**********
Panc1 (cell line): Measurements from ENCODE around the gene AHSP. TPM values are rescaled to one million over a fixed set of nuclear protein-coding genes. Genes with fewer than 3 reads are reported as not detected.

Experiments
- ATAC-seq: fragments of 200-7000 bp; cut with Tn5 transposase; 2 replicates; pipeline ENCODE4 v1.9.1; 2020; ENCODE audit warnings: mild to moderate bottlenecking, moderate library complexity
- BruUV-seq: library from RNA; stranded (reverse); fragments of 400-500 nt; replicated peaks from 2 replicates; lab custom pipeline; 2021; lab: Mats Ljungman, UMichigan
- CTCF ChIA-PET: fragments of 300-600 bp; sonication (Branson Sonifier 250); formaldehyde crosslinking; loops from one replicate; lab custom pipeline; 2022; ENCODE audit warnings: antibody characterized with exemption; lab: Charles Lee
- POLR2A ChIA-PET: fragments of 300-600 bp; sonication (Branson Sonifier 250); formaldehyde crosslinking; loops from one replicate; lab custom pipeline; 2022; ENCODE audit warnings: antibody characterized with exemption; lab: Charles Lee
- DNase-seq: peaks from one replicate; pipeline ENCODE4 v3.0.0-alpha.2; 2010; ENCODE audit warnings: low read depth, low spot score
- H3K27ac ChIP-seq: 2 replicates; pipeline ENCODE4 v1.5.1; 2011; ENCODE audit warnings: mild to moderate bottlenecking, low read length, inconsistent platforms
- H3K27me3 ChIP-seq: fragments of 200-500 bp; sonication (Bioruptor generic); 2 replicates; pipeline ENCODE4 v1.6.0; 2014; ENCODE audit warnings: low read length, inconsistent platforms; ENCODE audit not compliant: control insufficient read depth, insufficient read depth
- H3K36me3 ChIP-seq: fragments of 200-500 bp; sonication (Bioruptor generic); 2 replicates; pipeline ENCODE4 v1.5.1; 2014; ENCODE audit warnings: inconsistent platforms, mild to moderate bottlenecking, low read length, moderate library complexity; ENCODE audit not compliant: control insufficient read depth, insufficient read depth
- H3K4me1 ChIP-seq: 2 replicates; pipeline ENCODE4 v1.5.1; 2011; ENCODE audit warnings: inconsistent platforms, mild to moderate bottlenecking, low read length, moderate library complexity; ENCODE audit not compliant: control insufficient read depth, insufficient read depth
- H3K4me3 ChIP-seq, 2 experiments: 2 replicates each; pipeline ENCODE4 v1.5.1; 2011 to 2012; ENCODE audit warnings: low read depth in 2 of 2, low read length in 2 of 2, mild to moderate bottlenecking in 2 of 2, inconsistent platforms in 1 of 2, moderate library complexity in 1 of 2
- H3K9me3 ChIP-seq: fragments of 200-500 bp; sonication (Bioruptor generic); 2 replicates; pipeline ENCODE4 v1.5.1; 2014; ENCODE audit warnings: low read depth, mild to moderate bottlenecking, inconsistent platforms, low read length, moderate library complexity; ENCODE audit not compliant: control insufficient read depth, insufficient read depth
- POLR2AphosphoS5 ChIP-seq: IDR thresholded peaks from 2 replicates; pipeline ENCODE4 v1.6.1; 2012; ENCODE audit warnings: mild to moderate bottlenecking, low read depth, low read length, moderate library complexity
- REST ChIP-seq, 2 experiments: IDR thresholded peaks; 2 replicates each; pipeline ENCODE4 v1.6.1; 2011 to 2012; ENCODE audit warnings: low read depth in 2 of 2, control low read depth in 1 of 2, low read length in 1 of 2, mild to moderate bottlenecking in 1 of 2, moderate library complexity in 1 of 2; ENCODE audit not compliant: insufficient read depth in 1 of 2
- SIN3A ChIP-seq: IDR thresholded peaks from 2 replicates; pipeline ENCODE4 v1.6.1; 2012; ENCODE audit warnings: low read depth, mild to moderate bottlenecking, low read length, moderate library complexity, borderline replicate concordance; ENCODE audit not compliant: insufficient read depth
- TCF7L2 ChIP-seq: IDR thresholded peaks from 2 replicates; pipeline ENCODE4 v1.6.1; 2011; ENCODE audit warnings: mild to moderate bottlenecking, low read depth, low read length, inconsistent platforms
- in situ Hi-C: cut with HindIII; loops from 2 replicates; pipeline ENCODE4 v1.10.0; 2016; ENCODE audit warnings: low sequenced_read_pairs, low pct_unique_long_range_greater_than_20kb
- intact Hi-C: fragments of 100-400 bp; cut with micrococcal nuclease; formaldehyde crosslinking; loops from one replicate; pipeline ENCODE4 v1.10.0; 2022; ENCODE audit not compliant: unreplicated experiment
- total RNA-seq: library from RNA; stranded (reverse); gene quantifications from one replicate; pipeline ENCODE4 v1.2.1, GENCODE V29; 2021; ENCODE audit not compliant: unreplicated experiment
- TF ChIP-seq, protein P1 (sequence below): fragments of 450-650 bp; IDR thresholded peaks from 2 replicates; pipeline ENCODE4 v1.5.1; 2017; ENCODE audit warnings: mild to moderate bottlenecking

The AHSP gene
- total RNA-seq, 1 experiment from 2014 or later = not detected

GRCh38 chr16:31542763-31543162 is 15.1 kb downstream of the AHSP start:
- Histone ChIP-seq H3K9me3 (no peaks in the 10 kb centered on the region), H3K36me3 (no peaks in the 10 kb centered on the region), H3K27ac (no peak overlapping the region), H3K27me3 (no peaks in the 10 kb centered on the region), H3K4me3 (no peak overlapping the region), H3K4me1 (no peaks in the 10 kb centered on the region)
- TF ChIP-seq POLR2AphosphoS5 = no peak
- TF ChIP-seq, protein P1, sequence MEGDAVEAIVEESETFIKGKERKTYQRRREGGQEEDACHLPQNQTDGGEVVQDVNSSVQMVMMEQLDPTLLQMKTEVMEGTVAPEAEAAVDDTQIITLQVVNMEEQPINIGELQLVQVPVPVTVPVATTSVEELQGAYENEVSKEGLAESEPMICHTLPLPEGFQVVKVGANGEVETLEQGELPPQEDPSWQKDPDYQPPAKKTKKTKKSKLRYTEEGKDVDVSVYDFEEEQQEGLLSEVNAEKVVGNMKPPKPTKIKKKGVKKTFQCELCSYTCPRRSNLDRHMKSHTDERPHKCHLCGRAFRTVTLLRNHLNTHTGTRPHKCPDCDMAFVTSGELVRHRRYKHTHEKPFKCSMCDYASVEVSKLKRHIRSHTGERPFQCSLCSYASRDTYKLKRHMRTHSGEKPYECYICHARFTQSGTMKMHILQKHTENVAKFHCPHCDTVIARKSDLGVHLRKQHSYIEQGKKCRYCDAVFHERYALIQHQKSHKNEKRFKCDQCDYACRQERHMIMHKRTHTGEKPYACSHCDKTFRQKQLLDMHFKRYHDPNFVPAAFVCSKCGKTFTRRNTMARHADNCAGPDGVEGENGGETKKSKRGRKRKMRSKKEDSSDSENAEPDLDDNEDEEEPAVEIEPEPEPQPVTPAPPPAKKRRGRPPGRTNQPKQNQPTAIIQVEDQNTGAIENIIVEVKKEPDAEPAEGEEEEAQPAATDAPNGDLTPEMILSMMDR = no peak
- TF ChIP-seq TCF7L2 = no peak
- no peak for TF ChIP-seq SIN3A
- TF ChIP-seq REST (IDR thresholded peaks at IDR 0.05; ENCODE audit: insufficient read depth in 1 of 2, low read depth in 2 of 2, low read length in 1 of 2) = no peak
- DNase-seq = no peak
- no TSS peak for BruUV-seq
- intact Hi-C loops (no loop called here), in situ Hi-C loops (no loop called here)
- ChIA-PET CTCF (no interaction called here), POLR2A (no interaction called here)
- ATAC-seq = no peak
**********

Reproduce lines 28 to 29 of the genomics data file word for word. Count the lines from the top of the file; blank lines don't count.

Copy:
- TF ChIP-seq TCF7L2 = no peak
- no peak for TF ChIP-seq SIN3A